Description Quicksilver Perfect Seal #592 Loctite Pipe Sealant with Teflon Part Number 92-34227--1 Obtain Locally

NOTE: Refer To “Fuel Supply Connections” Warning following this chart.

Replacement Parts Warning
WARNING
Electrical, ignition and fuel system components on your MerCruiser are designed and manufactured to comply with U.S. Coast Guard Rules and Regulations to minimize risks of fire and explosion. Use of replacement electrical, ignition or fuel system components, which do not comply with these rules and regulations, could result in a fire or explosion hazard and should be avoided.

Index
Page 5C-2 90-861327--1 OCTOBER 1999

SERVICE MANUAL NUMBER 24

FUEL DELIVERY SYSTEM FOR ELECTRONIC FUEL INJECTION

Precautions
WARNING
Always disconnect battery cables from battery BEFORE working on fuel system to prevent fire or explosion.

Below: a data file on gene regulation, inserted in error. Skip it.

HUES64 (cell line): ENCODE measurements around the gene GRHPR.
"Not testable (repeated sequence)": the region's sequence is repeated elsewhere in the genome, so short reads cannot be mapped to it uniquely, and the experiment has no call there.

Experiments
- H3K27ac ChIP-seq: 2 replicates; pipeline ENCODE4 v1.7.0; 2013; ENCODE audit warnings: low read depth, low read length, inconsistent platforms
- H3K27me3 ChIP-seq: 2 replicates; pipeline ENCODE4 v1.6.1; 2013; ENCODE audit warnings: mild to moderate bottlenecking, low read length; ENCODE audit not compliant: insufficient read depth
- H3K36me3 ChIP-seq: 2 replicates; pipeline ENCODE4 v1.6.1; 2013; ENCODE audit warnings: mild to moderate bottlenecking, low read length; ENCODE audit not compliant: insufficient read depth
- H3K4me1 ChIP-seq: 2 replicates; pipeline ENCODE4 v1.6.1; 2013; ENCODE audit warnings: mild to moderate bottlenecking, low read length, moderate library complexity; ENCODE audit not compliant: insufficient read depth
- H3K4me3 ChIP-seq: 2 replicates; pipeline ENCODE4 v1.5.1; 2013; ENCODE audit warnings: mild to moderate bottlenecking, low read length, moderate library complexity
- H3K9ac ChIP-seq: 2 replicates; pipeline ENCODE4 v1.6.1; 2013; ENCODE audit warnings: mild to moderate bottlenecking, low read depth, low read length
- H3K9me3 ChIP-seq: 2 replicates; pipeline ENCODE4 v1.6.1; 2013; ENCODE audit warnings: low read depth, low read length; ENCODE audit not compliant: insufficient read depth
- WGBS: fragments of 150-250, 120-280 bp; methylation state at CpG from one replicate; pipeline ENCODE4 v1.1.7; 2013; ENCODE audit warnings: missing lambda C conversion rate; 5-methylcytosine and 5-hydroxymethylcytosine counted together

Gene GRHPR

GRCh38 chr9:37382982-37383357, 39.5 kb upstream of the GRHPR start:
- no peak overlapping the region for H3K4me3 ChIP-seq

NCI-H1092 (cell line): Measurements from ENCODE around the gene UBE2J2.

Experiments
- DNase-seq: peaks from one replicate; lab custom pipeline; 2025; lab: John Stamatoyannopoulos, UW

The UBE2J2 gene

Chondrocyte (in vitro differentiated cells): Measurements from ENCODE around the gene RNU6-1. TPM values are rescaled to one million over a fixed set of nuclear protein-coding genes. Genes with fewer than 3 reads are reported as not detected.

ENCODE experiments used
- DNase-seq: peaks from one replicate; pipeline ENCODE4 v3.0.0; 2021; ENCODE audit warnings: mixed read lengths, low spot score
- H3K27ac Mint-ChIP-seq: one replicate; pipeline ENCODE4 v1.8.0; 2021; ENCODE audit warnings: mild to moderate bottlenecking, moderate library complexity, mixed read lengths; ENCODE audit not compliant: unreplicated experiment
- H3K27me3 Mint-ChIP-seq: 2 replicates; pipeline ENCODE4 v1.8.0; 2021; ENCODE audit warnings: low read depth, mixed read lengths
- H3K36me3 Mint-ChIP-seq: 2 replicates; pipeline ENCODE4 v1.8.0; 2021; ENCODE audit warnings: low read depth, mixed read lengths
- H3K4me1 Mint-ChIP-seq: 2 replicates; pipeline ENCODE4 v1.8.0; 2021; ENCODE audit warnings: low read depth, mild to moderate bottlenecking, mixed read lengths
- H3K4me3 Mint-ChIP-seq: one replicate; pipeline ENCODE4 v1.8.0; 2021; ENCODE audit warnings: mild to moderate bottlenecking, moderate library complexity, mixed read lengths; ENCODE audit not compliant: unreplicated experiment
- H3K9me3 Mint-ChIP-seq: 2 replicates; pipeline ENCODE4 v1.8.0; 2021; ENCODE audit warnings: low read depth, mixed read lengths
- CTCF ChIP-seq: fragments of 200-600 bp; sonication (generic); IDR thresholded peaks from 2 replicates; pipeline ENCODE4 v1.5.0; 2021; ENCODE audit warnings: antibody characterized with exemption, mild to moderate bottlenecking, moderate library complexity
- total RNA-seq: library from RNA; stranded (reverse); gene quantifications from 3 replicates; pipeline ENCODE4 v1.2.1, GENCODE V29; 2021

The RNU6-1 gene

WARNING
Be careful when changing fuel system components; gasoline is extremely flammable and highly explosive under certain conditions. Be sure that ignition key is OFF. DO NOT smoke or allow sources of spark or flame in the area while changing fuel filters. Wipe up any spilled fuel immediately.

WARNING
Make sure that no fuel leaks exist before closing engine hatch

CAUTION
DO NOT operate engine without cooling water being supplied to seawater pickup pump, or pump impeller will be damaged and subsequent overheating damage may result.

Fuel Supply Connections
WARNING
Avoid gasoline fire or explosion. Improper installation of brass fittings or plugs into fuel pump or fuel filter base can crack casting and/or cause a fuel leak. • • • • • Apply #592 Loctite Pipe Sealant with Teflon to threads of brass fitting or plug. DO NOT USE TEFLON TAPE. Thread brass fitting or plug into fuel pump or fuel filter base until finger tight. Tighten fitting or plug an additional 1-3/4 to 2-1/4 turns using a wrench. DO NOT OVER-TIGHTEN. Install fuel line. To prevent over-tightening, hold brass fitting with suitable wrench and tighten fuel line connectors securely. Check for fuel leaks.

Index
90-861327--1 OCTOBER 1999 Page 5C-3

FUEL DELIVERY SYSTEM FOR ELECTRONIC FUEL INJECTION

SERVICE MANUAL NUMBER 24

Fuel Delivery System
Recommendations

WARNING